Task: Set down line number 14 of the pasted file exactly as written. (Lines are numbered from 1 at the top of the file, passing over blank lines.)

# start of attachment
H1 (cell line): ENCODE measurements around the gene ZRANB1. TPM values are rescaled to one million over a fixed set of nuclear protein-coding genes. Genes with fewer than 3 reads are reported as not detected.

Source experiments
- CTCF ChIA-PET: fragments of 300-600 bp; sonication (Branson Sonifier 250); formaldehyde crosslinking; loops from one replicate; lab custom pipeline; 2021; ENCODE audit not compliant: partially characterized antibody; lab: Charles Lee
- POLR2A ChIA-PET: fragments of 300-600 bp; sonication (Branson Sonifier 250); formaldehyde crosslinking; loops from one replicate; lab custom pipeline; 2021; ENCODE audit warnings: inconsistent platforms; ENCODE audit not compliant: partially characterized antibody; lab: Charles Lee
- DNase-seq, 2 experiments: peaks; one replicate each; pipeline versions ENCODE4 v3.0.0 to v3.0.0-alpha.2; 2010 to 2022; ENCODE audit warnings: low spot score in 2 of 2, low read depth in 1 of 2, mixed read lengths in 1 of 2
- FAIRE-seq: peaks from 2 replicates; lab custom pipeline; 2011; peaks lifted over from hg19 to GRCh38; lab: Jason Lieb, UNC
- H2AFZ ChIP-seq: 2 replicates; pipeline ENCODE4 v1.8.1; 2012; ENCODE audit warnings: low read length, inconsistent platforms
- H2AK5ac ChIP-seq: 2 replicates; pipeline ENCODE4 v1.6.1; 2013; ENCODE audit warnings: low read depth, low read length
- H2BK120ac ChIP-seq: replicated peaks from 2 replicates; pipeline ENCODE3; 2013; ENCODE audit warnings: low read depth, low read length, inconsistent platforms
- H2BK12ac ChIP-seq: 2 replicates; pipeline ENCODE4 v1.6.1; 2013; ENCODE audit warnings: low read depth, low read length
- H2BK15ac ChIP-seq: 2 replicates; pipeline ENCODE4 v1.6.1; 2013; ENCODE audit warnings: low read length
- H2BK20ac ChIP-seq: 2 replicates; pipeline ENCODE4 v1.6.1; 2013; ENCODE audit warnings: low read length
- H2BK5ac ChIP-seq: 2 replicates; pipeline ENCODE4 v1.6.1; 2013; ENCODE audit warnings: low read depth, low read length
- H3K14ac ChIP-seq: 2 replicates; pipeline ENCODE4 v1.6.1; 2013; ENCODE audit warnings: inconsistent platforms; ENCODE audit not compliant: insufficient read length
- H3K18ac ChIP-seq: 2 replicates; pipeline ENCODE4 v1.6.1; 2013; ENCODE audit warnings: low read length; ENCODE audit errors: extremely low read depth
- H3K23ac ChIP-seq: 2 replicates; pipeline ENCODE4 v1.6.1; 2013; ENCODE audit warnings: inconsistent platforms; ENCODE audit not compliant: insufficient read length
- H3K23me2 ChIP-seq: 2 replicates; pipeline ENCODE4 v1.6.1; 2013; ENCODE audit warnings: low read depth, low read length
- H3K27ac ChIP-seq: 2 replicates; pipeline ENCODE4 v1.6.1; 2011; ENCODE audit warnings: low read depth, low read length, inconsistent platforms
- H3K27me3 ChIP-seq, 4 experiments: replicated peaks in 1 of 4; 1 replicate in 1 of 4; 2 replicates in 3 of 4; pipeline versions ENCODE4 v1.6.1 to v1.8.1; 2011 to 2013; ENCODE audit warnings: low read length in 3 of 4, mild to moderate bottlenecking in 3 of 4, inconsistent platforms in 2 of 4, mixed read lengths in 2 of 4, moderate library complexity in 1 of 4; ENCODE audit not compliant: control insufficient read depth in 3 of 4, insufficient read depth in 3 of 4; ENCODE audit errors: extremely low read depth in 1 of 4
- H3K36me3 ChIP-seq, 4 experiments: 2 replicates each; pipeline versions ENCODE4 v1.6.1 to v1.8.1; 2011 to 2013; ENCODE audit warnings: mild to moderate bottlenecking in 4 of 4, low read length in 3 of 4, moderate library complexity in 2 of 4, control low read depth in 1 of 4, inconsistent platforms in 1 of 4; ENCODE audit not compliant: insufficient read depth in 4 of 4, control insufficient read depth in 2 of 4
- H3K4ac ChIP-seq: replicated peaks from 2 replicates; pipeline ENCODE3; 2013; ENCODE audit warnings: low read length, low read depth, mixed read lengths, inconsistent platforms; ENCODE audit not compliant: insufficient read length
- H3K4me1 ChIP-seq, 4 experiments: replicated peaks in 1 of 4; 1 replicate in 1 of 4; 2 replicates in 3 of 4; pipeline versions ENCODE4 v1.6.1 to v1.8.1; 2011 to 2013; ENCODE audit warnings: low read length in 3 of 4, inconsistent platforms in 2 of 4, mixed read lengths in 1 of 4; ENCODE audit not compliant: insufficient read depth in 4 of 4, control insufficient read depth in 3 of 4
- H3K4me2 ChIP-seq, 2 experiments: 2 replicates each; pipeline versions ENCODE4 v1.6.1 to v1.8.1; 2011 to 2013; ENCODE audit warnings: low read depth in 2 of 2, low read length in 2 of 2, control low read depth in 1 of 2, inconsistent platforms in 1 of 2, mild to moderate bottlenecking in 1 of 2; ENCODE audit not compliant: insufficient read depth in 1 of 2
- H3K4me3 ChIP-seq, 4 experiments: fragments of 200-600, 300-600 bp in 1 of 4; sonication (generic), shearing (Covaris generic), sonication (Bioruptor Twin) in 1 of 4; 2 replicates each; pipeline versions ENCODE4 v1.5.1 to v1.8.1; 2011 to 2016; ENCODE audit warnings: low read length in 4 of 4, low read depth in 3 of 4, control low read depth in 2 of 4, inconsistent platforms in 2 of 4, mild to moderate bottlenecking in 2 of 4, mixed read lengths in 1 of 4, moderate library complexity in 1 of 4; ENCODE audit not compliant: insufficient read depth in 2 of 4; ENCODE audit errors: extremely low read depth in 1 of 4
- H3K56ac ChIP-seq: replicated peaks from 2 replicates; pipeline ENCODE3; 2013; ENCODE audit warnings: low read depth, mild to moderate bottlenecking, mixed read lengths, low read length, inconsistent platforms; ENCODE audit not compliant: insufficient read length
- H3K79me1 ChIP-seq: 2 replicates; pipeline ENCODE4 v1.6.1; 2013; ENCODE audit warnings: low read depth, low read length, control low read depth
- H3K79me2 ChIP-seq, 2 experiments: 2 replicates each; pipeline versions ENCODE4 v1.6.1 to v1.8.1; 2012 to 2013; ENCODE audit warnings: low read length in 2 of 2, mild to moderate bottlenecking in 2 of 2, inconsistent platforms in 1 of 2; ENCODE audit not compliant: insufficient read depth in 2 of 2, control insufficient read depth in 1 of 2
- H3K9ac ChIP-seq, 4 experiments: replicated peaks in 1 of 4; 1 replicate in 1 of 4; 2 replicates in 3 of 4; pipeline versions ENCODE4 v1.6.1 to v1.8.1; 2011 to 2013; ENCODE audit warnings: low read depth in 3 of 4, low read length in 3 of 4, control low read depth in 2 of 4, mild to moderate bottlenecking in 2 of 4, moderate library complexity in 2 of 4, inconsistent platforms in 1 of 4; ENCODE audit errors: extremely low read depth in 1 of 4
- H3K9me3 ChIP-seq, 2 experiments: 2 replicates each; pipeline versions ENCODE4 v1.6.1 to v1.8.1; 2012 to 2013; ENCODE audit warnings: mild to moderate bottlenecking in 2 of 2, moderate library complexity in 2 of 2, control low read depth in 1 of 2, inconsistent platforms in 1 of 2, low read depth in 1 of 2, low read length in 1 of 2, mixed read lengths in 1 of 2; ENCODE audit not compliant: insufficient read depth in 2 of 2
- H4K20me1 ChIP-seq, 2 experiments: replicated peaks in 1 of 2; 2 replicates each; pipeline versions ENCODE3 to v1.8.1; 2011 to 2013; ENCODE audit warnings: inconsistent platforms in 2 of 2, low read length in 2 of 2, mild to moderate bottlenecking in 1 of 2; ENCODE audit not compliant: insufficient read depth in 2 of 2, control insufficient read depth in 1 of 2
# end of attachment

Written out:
- H3K14ac ChIP-seq: 2 replicates; pipeline ENCODE4 v1.6.1; 2013; ENCODE audit warnings: inconsistent platforms; ENCODE audit not compliant: insufficient read length